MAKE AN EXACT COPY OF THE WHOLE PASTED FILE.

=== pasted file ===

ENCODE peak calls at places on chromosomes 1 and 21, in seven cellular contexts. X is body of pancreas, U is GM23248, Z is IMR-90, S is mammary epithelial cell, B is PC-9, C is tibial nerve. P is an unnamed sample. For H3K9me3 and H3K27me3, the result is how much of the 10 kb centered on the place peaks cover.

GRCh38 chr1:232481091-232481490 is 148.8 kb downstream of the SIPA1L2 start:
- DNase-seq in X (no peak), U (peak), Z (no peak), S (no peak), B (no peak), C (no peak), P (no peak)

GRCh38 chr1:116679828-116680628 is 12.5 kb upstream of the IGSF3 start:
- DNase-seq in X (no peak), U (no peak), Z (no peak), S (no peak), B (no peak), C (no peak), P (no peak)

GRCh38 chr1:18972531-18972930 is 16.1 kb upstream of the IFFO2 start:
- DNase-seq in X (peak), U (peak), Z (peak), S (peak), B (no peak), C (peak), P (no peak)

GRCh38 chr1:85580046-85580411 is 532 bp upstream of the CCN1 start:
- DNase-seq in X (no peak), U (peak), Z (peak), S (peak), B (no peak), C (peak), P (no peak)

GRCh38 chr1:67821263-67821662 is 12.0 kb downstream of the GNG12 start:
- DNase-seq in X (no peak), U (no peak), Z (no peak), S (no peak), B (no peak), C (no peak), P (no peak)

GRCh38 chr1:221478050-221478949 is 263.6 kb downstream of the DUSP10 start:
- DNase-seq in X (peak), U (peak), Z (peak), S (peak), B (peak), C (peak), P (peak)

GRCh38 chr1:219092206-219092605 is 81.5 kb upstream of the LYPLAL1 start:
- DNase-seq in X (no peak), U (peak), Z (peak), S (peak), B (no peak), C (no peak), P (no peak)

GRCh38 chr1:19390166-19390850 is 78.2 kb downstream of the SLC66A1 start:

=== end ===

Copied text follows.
ENCODE peak calls at places on chromosomes 1 and 21, in seven cellular contexts. X is body of pancreas, U is GM23248, Z is IMR-90, S is mammary epithelial cell, B is PC-9, C is tibial nerve. P is an unnamed sample. For H3K9me3 and H3K27me3, the result is how much of the 10 kb centered on the place peaks cover.

GRCh38 chr1:232481091-232481490 is 148.8 kb downstream of the SIPA1L2 start:
- DNase-seq in X (no peak), U (peak), Z (no peak), S (no peak), B (no peak), C (no peak), P (no peak)

GRCh38 chr1:116679828-116680628 is 12.5 kb upstream of the IGSF3 start:
- DNase-seq in X (no peak), U (no peak), Z (no peak), S (no peak), B (no peak), C (no peak), P (no peak)

GRCh38 chr1:18972531-18972930 is 16.1 kb upstream of the IFFO2 start:
- DNase-seq in X (peak), U (peak), Z (peak), S (peak), B (no peak), C (peak), P (no peak)

GRCh38 chr1:85580046-85580411 is 532 bp upstream of the CCN1 start:
- DNase-seq in X (no peak), U (peak), Z (peak), S (peak), B (no peak), C (peak), P (no peak)

GRCh38 chr1:67821263-67821662 is 12.0 kb downstream of the GNG12 start:
- DNase-seq in X (no peak), U (no peak), Z (no peak), S (no peak), B (no peak), C (no peak), P (no peak)

GRCh38 chr1:221478050-221478949 is 263.6 kb downstream of the DUSP10 start:
- DNase-seq in X (peak), U (peak), Z (peak), S (peak), B (peak), C (peak), P (peak)

GRCh38 chr1:219092206-219092605 is 81.5 kb upstream of the LYPLAL1 start:
- DNase-seq in X (no peak), U (peak), Z (peak), S (peak), B (no peak), C (no peak), P (no peak)

GRCh38 chr1:19390166-19390850 is 78.2 kb downstream of the SLC66A1 start: